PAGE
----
4-14dragonfly14-14dragonfly24-14dragonfly3Apparently the dragonflies will be putting on a show for me whenever I’m out there.  Nice of them.

birds, boats, bugs, eagles, egrets, Florida landmarks, Florida wildlife, Jenkin's Creek, nature, photography, sunset

No-See-Ums…

I couldn’t see them so I can’t show them to you, but they are the biggest take-away from last night’s sunset trip to Jenkin’s Creek.  I had doused myself with bug spray just in case, so what they attacked was my face and scalp.  Imagine trying to hold the camera steady while your scalp is stinging and things are crawling on your face.  Figures that there were photo ops a-plenty so I’ll probably go again sometime, when the memory fades a bit.

I expected a wood stork and wasn’t disappointed, but he made himself scarce pretty quickly.1118woodstorkThere were kayakers and boaters to watch.  I thought this guy came in a little fast and might crash into the bridge or get tangled in the fishing lines, neither of which happened.

1118baoterI would prefer to think I’d have noticed the eagle on my own, but thankfully it was pointed out to me by a fisherman.

1118eagleLong ago I took pictures from the observation tower in Linda Pederson Park across the street, and I got mad because you have power lines across your sunset pictures.  The tower is closed now, hurricane damage I assume.

1118observation towerThe egret stole the show though.  I think he liked posing, he sure stuck around and did his part.1118egret21118egret31118egret41118egretcloseAnd the sunset.  Always the sunset…1118sunsetcheck1118sunset2

bugs, butterflies, Chassahowitzka National Wildlife Preserve, Florida landmarks, Florida wildlife, natural wonders, nature, photography, spider webs, unintended images

Chassahowitzka National Wildlife Refuge

The Chassahowitzka National Wildlife Refuge, established in 1941, is comprised of over 31,000 acres of saltwater bays, estuaries and brackish marshes at the mouth of the Chassahowitzka River. The refuge, located approximately 65 miles north of St. Petersburg, FL, was established primarily to protect waterfowl habitat and is home to over 250 species of birds, over 50 species of retiles and amphibians, and at least 25 different species of mammals, including the endangered West Indian Manatee.

I lifted this description of Chassahowitzka straight off of the internet.  Just a little way up the road from me is such a wonderful natural resource that I probably would never have discovered if not for finding the photography classes offered by Alice Mary Herden at Creative-Nature-Photography.com.

 

 

I had heard of the extensive underwater cave system here in Florida, unfortunately because of the deaths which occur when people without the necessary training attempt to explore the caves.  What surprised me was the access.  An unimpressive staircase to enter a little pond, no bigger than the ‘lake’ in my back yard, is the access to such an amazing system of caves.  It seems like the entrance ought to be more dramatic than it looks.  It’s sad to think that divers have entered and never returned.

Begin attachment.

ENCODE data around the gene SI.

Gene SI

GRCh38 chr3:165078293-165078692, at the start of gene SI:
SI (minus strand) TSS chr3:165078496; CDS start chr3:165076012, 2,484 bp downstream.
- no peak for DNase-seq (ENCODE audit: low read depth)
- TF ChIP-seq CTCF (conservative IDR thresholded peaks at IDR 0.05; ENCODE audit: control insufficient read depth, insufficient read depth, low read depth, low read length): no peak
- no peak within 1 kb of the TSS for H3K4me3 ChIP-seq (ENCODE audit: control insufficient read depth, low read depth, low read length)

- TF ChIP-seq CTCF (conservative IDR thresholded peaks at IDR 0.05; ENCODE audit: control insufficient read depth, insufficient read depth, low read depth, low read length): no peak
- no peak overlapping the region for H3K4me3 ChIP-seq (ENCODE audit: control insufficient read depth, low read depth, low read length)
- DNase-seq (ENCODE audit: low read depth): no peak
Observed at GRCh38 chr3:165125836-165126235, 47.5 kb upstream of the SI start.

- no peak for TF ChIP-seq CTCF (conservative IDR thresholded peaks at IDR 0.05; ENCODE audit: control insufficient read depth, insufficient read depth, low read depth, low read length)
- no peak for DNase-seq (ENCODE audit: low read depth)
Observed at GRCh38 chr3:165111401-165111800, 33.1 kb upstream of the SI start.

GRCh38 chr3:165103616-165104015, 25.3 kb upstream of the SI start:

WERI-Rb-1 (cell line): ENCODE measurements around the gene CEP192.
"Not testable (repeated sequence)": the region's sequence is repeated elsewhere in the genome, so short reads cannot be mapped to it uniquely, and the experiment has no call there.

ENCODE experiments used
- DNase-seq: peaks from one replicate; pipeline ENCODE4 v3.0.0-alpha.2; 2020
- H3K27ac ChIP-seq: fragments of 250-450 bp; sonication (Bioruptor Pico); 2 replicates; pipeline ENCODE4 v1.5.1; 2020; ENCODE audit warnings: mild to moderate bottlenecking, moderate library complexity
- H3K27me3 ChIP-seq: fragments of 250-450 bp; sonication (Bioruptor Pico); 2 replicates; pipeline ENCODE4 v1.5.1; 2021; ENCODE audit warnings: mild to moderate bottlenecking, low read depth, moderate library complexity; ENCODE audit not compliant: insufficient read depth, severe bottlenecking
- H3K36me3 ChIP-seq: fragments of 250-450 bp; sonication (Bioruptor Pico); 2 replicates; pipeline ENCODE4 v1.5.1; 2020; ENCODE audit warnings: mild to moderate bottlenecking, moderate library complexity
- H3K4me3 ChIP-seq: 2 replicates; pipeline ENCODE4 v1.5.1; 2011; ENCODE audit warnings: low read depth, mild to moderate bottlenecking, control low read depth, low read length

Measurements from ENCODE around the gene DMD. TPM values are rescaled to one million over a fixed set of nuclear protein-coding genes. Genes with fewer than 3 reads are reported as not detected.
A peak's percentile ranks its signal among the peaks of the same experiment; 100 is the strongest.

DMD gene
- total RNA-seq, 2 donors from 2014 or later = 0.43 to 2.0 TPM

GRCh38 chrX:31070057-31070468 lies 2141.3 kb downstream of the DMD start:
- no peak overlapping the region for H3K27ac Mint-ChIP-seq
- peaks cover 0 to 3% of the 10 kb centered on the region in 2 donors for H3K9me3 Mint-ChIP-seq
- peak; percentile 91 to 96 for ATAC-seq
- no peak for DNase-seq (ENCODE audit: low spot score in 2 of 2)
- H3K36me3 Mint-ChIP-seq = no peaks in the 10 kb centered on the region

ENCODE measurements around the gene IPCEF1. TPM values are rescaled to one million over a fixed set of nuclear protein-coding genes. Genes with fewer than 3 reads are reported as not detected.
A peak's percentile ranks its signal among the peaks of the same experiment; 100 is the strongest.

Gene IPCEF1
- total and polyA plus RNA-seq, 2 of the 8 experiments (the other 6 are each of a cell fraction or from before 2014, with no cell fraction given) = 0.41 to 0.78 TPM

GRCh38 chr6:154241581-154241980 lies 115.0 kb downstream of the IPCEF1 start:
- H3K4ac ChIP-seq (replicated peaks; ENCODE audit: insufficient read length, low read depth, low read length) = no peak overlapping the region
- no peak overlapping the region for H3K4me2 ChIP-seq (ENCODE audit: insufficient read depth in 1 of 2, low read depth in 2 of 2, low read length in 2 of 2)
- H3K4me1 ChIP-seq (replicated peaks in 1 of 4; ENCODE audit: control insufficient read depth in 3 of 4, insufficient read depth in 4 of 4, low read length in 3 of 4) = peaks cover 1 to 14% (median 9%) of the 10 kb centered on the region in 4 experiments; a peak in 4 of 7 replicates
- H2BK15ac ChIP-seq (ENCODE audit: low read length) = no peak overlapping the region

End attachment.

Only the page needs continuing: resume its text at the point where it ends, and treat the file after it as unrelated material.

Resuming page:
But the objective of the day was bat photos, which you won’t find here because none of mine turned out.  “It’s hard to capture the bats in a photo”, said Alice, and she wasn’t kidding.  And an owl would have been nice, maybe next time.  But here is what I did manage to capture.

 

 

This slideshow requires JavaScript.

The Zipper spider was my favorite.  I had heard them mentioned before and wanted to ask why they were named that, but once I saw one I didn’t have to ask anymore.  What a perfect time to discover this place, with months of gorgeous weather ahead to explore and enjoy.

bugs, Chinsegut Conservation Center, Florida landmarks, Florida wildlife, learning, nature, on closer examination, photography

Small World…

I probably shouldn’t admit it, but bugs aren’t really my thing. I shouldn’t admit it because on Sunday I went back to the Chinsegut Conservation Center for their Small World Photography Exhibit. The photos were taken by the members of ‘my’ photo group, where we have all learned how to get the best images possible out of our cameras from Alice Mary Herden of Creative-Nature-Photgraphy.com. They took many hikes to find and photograph all the interesting critters to be found there. Personally, I wimped out on most of the hikes, mostly because of work, but even if I was off the relentless heat this summer was enough to keep me inside. But I was in awe of the beautiful images and interesting insects they found.

Fall Exhibit | Small World

But one of the fun things I look for when I go to Chinsegut for classes is a pasture I pass that commonly houses donkeys, goats, sheep, and cows. But not all at the same time, or I don’t think so. Those animals have so much personality, just aim a camera at them, you’ll see.